NOCTURNES by Kazuo Ishiguro, Book Review: Mournful

Nocturnes by Kazuo IshiguroNocturnes Synopsis

Five Stories of Music and Nightfall

One of the most celebrated writers of our time gives us his first cycle of short fiction: five brilliantly etched, interconnected stories in which music is a vivid and essential character.

A once-popular singer, desperate to make a comeback, turning from the one certainty in his life… A man whose unerring taste in music is the only thing his closest friends value in him… A struggling singer-songwriter unwittingly involved in the failing marriage of a couple he’s only just met… A gifted, underappreciated jazz musician who lets himself believe that plastic surgery will help his career… A young cellist whose tutor promises to “unwrap” his talent….

Passion or necessity, or the often uneasy combination of the two, determines the place of music in each of these lives. And, in one way or another, music delivers each of them to a moment of reckoning: sometimes comic, sometimes tragic, sometimes just eluding their grasp.

An exploration of love, need, and the ineluctable force of the past, Nocturnes reveals these individuals to us with extraordinary precision and subtlety, and with the arresting psychological and emotional detail that has marked all of Kazuo Ishiguro’s acclaimed works of fiction.

Genre: Audio, Romance, Drama, Literature

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Nocturnes is the first title I have read from author Kazuo Ishiguro and based on the synopsis I was expecting stories with real gravity. Perhaps my expectations had been set too high.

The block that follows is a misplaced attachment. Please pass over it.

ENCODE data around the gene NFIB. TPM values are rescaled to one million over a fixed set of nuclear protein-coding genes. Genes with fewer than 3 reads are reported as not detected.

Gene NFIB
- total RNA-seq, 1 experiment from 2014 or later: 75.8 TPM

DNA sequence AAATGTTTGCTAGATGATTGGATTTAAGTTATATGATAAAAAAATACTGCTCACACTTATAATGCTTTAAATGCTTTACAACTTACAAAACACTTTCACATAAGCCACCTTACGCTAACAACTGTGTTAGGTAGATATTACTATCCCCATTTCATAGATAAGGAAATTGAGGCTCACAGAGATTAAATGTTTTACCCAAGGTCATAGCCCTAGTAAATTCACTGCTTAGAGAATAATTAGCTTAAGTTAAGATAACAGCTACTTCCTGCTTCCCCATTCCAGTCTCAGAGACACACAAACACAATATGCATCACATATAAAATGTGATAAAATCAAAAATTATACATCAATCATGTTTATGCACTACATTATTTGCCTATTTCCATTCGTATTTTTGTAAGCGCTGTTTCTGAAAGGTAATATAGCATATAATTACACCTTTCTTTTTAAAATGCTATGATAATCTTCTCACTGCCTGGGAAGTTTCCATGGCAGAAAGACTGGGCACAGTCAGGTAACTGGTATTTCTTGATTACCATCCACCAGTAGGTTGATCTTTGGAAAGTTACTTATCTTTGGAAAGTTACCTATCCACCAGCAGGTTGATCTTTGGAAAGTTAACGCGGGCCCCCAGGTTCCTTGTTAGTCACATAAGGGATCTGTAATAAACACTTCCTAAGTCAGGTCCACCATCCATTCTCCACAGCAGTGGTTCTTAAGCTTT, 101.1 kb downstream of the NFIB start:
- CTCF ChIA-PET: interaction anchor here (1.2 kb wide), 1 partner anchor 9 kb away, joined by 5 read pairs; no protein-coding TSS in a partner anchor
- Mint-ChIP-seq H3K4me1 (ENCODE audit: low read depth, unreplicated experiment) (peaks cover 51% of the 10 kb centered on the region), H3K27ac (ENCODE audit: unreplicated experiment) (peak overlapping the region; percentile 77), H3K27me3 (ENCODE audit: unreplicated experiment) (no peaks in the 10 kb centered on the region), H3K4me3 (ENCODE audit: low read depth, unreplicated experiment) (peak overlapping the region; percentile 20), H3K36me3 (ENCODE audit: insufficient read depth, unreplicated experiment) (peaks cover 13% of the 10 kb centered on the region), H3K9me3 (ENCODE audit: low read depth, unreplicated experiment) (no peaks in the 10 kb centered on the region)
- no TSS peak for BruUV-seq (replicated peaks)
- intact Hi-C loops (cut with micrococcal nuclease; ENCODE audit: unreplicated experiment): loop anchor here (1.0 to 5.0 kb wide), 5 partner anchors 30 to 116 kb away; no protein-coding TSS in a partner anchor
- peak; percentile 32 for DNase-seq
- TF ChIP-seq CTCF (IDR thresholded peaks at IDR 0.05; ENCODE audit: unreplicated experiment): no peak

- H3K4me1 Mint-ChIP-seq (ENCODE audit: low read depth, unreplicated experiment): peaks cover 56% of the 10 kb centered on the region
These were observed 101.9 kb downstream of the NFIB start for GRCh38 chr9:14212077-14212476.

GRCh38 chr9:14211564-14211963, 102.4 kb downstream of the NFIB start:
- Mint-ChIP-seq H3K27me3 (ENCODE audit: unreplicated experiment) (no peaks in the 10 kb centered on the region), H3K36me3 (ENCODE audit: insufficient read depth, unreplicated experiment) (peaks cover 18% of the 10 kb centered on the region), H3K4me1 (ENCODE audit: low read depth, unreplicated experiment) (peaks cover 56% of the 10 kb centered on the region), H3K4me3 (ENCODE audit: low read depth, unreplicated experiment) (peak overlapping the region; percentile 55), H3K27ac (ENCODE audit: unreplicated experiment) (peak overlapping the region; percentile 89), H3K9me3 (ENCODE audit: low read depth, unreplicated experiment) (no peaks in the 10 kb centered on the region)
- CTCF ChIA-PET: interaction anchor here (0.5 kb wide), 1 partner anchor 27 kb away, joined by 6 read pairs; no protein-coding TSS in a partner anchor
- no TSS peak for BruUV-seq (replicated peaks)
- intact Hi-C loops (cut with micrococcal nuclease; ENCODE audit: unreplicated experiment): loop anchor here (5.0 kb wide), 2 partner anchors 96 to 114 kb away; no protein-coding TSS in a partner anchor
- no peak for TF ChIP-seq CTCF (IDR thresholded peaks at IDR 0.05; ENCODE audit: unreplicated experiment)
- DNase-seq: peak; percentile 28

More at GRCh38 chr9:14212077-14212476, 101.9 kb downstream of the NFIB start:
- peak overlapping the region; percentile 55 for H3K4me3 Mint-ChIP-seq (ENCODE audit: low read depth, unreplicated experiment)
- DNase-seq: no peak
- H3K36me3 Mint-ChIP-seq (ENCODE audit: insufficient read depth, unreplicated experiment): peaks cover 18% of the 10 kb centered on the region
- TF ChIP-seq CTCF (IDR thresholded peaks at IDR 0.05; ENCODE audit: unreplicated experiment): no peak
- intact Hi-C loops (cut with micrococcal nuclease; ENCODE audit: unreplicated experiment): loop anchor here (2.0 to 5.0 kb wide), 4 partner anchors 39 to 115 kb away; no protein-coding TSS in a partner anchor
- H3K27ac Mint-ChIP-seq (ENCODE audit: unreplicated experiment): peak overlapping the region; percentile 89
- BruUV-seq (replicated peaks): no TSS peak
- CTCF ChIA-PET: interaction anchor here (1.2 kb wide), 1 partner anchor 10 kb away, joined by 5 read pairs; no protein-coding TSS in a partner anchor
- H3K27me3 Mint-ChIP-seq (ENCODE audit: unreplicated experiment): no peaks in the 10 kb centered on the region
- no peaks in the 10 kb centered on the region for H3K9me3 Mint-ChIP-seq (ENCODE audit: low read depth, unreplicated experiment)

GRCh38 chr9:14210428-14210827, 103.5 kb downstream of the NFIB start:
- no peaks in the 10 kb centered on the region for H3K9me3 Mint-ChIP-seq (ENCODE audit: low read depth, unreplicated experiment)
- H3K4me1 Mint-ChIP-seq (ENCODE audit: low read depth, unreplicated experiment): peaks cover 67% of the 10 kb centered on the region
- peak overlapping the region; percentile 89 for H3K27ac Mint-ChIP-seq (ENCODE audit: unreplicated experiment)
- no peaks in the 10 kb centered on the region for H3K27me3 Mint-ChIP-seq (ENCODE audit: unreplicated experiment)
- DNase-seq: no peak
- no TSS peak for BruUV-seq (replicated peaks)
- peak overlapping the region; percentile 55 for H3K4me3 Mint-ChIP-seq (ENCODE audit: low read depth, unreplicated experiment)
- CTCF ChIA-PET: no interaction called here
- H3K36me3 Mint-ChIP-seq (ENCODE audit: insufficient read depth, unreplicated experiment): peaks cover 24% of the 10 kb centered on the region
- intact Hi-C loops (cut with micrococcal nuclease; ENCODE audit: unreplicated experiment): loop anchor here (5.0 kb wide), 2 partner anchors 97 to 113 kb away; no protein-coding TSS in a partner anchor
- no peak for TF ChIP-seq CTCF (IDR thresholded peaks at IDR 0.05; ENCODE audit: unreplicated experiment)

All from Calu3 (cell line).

What I enjoyed most about this collection of stories was their varying links to music – the power of it, whether listening or performing. Its evocation of emotion and ability to transcend language barriers. The way we identify special moments in our lives with music and the special bond created with another when the appreciation of music is shared.

I found Nocturnes by Kazuo Ishiguro melancholy and mournful with only rare glimpses of the uplifting and life-affirming.

Although I found the premise of the collection appealing, I found it hard and sometimes impossible to identify with the characters. I do not always need to ‘like’ characters to value their role in a story, but many of the characters in Nocturnes seemed shallow and lazy to me  – in characterisation, behaviour and attitudes.

I listened to Nocturnes in audio, thinking the musicality would translate best in this medium. The delivery of the audiobook narration was quite flat, but they undoubtedly did the best they could with the script they were given – each of the five stories in the collection being written in first person was a monotone format to begin with.

Perhaps Ishiguro’s goal was too ambitious, seeking to tap into the feelings of regret and loneliness brought on by nightfall in short story format. Powerful short stories have a clever twist or at the very least a ‘light bulb’ moment for the reader – generally speaking these did not pack enough punch for my taste.

While there were moments of haunting beauty and exquisite subtlety, in my opinion, Ishiguro consistently failed to capitalise on any tension built. I was ultimately left wanting more and disappointed by the experience. I think BlogCritics summed it up well in their review –  ‘the tales leave one feeling deflated’.

But if you are a fan of Ishiguro’s work, you may still want to give Nocturnes a try. While I am yet to read a rave review, there were reviewers who found more value in this work than I did.

BOOK RATING: The Story 2 /5 ; The Writing 3.5 / 5  –  Overall 2.75

Kazuo Ishiguro’s Nocturnes is available from:

Amazon  |  Book Depository

About the Author, Kazuo Ishiguro

Kazuo Ishiguro is the author of six previous novels, including Never Let Me Go and The Remains of the Day, which won the Booker Prize and was adapted into an award-winning film. Ishiguro’s work has been translated into forty languages. In 1995 he received an Order of the British Empire for service to literature, and in 1998 was named a Chevalier de l’Ordre des Arts et des Lettres by the French government.

Other Reviews of Nocturnes: New York Times; The Observer; PopMatters; Tony’s Reading List; Fleur Fisher; Reading Matters